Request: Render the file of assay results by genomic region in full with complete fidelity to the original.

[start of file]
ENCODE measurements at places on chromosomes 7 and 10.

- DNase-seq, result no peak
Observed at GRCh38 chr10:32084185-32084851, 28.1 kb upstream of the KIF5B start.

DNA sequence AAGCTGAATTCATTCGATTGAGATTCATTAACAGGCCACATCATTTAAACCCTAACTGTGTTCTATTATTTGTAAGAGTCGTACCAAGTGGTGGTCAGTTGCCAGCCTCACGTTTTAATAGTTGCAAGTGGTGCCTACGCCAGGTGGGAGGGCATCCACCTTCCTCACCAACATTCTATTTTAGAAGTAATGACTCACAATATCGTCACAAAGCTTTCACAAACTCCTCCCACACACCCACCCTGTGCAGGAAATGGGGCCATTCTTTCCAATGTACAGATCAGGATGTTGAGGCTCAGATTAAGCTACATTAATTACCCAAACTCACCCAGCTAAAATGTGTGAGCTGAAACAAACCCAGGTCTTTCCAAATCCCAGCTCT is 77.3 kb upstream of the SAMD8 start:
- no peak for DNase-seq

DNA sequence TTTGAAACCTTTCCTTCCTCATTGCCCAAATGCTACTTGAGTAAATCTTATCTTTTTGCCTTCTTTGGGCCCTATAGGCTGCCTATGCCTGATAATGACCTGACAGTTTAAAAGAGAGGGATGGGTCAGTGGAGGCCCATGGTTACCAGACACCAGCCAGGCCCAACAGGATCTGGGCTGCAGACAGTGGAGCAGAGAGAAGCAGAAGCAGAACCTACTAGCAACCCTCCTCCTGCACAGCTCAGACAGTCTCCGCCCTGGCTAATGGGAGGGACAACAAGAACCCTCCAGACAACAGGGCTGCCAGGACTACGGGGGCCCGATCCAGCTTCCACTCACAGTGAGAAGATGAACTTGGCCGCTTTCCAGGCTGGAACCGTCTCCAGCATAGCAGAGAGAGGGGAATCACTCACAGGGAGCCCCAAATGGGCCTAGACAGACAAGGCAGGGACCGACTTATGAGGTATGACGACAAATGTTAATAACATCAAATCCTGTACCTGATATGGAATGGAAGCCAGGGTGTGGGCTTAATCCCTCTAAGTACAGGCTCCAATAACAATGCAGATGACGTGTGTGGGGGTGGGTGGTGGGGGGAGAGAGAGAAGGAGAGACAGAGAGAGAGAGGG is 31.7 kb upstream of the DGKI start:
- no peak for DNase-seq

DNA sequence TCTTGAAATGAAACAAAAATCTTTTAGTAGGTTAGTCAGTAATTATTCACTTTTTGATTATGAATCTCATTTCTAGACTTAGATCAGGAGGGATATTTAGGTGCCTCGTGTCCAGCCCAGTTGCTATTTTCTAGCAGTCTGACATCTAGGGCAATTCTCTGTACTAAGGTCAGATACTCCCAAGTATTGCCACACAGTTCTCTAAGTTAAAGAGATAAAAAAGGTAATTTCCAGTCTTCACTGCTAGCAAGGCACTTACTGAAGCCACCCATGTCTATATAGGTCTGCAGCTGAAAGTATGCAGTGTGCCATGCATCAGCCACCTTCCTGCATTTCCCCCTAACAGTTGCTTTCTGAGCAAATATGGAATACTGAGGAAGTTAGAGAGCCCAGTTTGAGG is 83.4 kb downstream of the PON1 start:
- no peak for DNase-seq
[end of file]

ENCODE measurements at places on chromosomes 7 and 10.

- DNase-seq, result no peak
Observed at GRCh38 chr10:32084185-32084851, 28.1 kb upstream of the KIF5B start.

DNA sequence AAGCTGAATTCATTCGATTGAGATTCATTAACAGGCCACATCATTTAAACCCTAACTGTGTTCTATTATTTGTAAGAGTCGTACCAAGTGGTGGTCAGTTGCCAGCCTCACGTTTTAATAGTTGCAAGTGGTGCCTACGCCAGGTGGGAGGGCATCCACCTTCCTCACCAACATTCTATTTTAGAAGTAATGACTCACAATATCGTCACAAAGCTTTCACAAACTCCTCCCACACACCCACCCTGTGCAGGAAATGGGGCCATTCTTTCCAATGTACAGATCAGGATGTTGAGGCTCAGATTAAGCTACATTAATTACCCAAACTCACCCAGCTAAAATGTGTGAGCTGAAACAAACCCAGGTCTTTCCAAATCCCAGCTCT is 77.3 kb upstream of the SAMD8 start:
- no peak for DNase-seq

DNA sequence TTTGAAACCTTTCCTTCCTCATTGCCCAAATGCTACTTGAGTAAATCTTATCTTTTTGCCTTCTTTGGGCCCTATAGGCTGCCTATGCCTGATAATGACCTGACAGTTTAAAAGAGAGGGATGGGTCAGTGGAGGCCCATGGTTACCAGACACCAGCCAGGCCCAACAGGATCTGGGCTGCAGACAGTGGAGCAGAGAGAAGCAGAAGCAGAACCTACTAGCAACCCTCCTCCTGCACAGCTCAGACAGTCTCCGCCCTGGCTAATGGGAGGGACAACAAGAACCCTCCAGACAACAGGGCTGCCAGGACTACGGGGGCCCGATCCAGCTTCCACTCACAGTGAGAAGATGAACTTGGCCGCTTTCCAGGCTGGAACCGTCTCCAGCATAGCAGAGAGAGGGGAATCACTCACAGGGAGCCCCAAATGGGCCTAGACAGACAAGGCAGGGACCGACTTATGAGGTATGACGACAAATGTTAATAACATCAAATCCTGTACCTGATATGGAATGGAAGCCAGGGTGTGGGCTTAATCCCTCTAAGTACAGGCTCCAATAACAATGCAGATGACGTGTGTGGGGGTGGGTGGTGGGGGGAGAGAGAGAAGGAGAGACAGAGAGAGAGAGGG is 31.7 kb upstream of the DGKI start:
- no peak for DNase-seq

DNA sequence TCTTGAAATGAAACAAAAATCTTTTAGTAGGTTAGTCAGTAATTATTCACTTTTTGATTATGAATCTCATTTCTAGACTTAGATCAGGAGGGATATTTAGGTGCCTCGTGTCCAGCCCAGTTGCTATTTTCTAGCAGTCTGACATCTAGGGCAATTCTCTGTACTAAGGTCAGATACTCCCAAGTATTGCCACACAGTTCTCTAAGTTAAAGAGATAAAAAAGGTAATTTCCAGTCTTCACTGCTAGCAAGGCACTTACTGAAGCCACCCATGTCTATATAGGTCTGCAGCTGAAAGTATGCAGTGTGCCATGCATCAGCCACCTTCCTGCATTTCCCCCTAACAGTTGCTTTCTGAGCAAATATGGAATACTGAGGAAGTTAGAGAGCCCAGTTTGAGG is 83.4 kb downstream of the PON1 start:
- no peak for DNase-seq